Call it what you like…thirst for control, money, power, greed, lust or simply a lack of conscience. Does good behavior lead to more good behavior and by the same token does bad behavior lead to more of the bad? The answer depends on our ethical mindset, according to new research published in Psychological Science.
What makes a person feel justified in taking advantage over another? Psychological scientist Gert Cornelissen of the Universitat Pompeu Fabra and colleagues found that people who have an “ends justify the means” mindset are more likely to balance their good and bad deeds, while those who believe that what is right and wrong is a matter of principle are more likely to be consistent in their behavior, even if that behavior is bad.
Previous research from the Stanford Graduate School of Business, found that providing a sense of power to someone instills a black-and-white sense of right and wrong (especially wrong). Once armed with this moral clarity, powerful people then perceive wrongdoing with much less ambiguity than people lacking this power, and punish apparent wrong-doers with more severity than people without power would.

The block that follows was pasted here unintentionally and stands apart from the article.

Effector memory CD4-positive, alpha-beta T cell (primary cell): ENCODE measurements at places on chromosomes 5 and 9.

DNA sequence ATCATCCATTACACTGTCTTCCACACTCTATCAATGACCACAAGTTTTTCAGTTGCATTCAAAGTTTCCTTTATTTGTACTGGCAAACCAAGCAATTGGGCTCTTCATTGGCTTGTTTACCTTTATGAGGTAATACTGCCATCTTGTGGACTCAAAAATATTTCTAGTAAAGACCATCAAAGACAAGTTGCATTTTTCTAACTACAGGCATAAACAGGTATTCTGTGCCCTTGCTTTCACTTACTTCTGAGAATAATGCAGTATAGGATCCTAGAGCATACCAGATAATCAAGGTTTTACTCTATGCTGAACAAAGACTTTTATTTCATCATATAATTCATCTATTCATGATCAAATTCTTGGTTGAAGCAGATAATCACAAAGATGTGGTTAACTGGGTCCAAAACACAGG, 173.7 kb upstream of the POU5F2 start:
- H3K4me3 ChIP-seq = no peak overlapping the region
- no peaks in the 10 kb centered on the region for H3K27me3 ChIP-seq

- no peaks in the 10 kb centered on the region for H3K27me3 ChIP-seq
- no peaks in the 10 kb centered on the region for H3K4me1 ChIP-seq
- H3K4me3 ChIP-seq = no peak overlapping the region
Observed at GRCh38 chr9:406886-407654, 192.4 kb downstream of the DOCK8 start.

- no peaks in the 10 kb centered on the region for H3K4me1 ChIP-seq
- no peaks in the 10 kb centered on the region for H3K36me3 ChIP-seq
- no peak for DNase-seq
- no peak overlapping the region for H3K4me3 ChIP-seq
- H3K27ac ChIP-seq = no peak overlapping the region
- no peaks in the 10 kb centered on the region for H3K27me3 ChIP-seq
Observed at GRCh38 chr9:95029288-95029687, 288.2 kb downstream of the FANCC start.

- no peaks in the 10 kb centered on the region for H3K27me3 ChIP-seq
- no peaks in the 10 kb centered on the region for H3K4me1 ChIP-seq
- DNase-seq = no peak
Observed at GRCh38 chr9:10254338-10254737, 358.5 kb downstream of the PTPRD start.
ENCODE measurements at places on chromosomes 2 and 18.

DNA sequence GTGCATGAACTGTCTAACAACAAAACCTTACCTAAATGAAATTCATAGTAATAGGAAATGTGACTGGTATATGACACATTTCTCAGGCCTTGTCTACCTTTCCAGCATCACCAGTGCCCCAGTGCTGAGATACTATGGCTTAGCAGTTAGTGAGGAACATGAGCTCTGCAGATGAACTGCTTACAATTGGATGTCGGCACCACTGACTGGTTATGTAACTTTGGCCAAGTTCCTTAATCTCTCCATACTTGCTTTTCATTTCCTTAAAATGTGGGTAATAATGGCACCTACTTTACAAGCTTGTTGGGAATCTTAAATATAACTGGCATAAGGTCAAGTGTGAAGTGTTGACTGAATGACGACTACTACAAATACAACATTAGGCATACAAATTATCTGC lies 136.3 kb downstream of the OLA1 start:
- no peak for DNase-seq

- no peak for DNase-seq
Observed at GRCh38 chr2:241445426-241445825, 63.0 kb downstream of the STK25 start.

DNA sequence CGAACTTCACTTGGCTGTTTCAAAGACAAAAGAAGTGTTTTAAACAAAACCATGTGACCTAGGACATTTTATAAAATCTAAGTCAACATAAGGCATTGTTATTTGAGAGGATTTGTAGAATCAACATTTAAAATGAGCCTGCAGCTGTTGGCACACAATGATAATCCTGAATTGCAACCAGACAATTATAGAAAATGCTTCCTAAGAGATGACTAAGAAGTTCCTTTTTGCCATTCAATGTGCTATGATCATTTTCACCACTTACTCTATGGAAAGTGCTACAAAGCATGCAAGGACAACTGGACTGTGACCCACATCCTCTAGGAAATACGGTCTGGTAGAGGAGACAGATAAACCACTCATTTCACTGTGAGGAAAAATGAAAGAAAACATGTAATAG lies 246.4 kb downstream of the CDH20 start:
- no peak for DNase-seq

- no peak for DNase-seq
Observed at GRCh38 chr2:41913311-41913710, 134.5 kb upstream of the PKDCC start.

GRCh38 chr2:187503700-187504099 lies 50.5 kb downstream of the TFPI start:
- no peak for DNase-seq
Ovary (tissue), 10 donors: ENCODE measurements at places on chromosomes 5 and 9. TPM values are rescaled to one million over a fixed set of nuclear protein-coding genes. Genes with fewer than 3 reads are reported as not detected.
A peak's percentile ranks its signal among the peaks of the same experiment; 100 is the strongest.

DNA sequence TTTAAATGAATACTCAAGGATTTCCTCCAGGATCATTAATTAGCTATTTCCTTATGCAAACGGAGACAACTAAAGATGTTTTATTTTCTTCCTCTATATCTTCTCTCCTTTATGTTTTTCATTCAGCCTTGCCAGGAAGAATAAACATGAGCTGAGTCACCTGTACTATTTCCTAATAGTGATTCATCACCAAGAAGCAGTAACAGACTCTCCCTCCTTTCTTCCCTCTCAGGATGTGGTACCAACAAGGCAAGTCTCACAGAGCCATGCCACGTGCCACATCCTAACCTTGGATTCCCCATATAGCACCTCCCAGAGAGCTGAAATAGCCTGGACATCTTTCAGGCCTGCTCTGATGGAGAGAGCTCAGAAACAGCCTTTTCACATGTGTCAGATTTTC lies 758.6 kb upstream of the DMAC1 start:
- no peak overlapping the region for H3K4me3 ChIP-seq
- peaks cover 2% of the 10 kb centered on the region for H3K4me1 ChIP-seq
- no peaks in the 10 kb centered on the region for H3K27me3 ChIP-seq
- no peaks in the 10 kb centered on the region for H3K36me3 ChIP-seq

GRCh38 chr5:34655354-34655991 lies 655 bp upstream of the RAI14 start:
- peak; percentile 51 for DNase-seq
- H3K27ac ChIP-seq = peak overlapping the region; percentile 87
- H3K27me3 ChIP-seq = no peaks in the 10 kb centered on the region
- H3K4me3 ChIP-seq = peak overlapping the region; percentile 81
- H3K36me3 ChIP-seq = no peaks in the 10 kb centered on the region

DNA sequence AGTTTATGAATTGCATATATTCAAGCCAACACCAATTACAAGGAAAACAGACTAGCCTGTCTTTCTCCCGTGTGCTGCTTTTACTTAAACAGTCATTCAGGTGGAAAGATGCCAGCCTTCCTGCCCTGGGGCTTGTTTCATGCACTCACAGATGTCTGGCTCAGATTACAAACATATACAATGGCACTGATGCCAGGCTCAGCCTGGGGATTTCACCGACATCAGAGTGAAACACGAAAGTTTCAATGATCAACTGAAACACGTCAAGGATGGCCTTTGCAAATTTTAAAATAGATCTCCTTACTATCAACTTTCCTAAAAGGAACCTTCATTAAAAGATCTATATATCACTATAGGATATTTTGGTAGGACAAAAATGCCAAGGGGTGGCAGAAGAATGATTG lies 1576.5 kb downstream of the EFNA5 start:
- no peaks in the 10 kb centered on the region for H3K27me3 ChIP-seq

Existing research is mixed when it comes to explaining how previous behavior affects our current moral conduct.
Some researchers find evidence for moral balancing, suggesting that we hover around a moral setpoint. Going over that setpoint by doing a good deed gives us license to engage in more self-interested, immoral, or antisocial behavior. When our moral self-image falls below that setpoint, however, we feel ill at ease and try to compensate by engaging in positive behavior.
What decides whether you will sell out your personal values to the highest bidder? It can be reasonably suggested that there would be no corruption in the world if people refused to sacrifice their value systems for monetary compensation. So why does it happen?
A neuro-imaging study shows that personal values that people refuse to disavow, even when offered cash to do so, are processed differently in the brain than those values that are willingly sold.
The brain imaging data showed a strong correlation between sacred values and activation of the neural systems associated with evaluating rights and wrongs (the left temporoparietal junction) and semantic rule retrieval (the left ventrolateral prefrontal cortex), but not with systems associated with reward.
Investigators have previously found that particular emotional centers in the brain charged up when the dilemmas involved people in clear and present danger. But the brain activity was diminished in moral decisions that did not involve “up close and personal”‘ harm to others–such as deciding whether to keep money found in a lost wallet.